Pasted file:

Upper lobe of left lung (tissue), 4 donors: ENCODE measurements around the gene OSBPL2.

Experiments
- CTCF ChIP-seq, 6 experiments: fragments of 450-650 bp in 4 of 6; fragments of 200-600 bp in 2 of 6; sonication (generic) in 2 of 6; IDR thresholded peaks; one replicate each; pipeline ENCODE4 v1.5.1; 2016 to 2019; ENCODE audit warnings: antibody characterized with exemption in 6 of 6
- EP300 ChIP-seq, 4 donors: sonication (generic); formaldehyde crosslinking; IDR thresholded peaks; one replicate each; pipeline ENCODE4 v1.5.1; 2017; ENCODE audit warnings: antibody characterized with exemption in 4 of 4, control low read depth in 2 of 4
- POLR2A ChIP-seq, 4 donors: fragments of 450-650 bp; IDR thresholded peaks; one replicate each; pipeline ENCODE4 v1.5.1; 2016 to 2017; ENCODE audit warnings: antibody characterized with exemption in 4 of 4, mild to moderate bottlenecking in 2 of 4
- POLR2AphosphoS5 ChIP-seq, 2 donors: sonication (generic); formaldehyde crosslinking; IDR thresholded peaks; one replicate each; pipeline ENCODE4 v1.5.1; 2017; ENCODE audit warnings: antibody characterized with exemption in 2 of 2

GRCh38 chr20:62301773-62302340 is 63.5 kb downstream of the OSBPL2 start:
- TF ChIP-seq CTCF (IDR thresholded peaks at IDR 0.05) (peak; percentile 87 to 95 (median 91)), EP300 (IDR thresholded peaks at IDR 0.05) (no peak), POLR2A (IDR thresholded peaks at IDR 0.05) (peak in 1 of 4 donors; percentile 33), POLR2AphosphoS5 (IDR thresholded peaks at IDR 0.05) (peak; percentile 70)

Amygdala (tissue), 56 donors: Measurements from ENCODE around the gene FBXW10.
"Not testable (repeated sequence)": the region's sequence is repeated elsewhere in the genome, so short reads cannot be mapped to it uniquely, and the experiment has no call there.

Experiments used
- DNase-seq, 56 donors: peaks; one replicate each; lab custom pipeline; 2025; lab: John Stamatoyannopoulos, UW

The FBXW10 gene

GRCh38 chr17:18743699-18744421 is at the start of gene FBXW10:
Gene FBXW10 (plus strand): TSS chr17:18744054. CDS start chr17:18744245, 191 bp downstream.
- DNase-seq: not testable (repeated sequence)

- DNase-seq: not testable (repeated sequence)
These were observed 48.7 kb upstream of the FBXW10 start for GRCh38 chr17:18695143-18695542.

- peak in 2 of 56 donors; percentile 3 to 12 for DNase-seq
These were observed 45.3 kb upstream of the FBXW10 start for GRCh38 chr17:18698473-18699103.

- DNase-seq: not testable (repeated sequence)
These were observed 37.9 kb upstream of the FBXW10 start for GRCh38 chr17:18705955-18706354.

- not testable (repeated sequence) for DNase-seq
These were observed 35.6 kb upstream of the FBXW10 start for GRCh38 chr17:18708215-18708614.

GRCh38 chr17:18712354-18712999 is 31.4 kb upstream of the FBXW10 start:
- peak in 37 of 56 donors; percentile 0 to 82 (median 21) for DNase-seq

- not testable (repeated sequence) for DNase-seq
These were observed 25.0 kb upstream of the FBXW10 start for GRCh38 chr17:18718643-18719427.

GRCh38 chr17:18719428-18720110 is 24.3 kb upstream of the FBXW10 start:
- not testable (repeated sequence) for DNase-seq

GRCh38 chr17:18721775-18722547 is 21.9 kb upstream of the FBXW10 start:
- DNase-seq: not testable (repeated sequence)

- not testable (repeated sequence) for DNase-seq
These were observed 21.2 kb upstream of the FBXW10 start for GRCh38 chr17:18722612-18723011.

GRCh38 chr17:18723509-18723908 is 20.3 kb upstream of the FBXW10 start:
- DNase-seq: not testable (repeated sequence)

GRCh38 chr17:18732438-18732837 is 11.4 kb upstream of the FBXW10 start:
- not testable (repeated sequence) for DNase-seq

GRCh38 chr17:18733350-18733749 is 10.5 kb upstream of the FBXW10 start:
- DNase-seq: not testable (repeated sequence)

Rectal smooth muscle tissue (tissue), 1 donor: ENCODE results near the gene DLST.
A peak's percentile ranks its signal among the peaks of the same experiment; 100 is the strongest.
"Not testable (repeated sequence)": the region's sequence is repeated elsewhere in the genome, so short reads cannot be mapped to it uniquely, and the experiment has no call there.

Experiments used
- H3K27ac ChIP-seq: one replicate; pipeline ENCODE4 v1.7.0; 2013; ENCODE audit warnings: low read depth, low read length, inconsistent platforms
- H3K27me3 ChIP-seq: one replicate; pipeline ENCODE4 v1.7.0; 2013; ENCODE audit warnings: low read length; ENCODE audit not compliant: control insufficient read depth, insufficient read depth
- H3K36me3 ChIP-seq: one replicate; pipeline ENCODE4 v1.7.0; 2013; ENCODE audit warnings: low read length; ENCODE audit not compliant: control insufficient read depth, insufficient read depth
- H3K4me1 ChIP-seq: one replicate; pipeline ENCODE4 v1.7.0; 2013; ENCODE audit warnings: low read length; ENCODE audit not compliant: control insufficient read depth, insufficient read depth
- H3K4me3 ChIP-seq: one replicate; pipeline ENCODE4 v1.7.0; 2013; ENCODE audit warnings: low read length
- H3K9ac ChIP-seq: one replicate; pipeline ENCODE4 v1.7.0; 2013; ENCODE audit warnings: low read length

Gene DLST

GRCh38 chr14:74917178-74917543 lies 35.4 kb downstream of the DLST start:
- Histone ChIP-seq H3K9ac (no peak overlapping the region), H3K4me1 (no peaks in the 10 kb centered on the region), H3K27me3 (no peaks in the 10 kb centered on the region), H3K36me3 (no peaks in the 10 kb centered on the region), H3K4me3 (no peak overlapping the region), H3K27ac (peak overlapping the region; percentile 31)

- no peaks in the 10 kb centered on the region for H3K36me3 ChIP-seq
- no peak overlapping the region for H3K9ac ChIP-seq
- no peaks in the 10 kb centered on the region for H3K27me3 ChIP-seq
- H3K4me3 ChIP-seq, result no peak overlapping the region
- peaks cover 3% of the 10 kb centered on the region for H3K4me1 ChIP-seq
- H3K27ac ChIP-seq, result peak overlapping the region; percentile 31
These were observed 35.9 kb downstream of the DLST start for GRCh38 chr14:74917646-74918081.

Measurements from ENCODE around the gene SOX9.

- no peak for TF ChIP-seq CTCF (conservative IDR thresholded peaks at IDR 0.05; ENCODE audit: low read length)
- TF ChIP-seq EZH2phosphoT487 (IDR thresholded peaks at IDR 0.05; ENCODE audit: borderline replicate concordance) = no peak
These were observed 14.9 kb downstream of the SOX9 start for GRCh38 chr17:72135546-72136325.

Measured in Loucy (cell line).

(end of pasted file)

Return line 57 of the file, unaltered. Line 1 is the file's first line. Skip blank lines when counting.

- H3K4me3 ChIP-seq, result no peak overlapping the region